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Bert Cappelle: What`s Pragmatics doing outside constructions?

27.01.2015 | 16:00 c.t. - 18:00

Title: What’s pragmatics doing outside constructions?

Presenter: Dr. Bert Cappelle (University of Lille)


Here is a simplistic view of constructions which cannot be attributed to any particular scholar but which is implicit in much work in linguistics and therefore deserves to be identified as such:

Constructions are units linking form with meaning. The meaning of a construction can be called its semantics. While one may more broadly speak of a construction’s ‘function’ instead of its meaning, constructional semantics is to be distinguished from pragmatics. This latter notion necessarily falls outside of a construction, given that it deals with how the context in which the construction happens to be used may also contribute to its meaning, perhaps better called its ‘interpretation’.

 This view is problematic, because some constructions have pragmatic content built into them. In this paper, I will therefore attempt to provide a more satisfactory view of constructions. The approach taken here is qualitative and theoretical. The chapter does not focus on one particular empirical phenomenon but surveys a range of pragmatic areas (inferences based on Gricean maxims, information structure, etc.), with the aim of examining if, and how, different pragmatic tiers of information could be integrated into a description of constructions. In particular, I will examine how pragmatics can be handled by a theory of form-function linking known as Construction Grammar.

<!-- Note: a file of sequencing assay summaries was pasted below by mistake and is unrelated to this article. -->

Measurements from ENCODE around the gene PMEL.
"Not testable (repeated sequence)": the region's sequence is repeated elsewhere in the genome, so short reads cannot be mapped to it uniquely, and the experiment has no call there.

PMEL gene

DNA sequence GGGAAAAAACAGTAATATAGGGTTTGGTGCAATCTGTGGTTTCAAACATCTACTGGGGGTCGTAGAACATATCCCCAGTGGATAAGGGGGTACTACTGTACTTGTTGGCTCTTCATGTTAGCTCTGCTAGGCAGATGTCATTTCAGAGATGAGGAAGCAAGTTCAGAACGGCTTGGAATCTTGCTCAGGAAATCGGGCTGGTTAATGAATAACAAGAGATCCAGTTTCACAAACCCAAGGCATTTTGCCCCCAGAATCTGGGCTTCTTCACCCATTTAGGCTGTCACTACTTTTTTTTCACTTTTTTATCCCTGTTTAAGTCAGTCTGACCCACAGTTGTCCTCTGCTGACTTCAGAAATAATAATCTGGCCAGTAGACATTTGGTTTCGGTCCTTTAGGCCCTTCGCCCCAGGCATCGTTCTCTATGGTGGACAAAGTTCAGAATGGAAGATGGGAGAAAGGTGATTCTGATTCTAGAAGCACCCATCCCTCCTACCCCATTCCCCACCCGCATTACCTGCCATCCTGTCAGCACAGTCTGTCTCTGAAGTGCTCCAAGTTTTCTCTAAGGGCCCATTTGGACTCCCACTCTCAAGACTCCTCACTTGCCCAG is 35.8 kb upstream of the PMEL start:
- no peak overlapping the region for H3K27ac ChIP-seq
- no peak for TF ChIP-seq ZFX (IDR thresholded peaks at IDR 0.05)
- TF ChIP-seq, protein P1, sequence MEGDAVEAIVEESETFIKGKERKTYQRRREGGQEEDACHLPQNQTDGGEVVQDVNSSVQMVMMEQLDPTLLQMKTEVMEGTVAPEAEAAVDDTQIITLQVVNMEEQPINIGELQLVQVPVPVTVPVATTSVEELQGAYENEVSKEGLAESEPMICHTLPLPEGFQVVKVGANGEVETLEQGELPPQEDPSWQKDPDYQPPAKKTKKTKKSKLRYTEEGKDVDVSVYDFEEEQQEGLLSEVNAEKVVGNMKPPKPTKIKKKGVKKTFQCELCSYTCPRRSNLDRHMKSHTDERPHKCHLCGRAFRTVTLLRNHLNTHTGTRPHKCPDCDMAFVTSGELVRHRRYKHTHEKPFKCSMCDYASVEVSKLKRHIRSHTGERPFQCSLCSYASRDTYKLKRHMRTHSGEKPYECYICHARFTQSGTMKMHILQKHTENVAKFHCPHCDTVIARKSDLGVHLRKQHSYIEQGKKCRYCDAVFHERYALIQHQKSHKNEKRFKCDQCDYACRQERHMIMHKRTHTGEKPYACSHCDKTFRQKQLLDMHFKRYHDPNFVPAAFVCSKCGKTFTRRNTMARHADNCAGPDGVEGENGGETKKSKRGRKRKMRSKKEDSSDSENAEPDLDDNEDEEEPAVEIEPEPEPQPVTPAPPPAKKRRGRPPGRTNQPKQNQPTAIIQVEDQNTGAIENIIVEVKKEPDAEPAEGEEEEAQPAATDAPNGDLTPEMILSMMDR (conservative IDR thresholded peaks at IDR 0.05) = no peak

A major question to be resolved is how much pragmatic information speakers have to store in their long-term memory and how much they can just figure out. Interpretations which are in principle computable may nonetheless be ‘short-circuited’. A familiar example is the request interpretation of Can you X? But how can we know whether language users, when hearing such a pattern, draw on a stored interpretation rather than compute that interpretation afresh on each encounter? We will see that as ‘ordinary’ linguists, we can often circumvent psycholinguistic or neurolinguistic experiments designed to probe speakers’ memorized pragmatic knowledge, by applying some simple cross- and intralinguistic heuristics.


Zeit & Ort

27.01.2015 | 16:00 c.t. - 18:00

JK 28/112 (Habelschwerdter Allee 45) -- ACHTUNG RAUMÄNDERUNG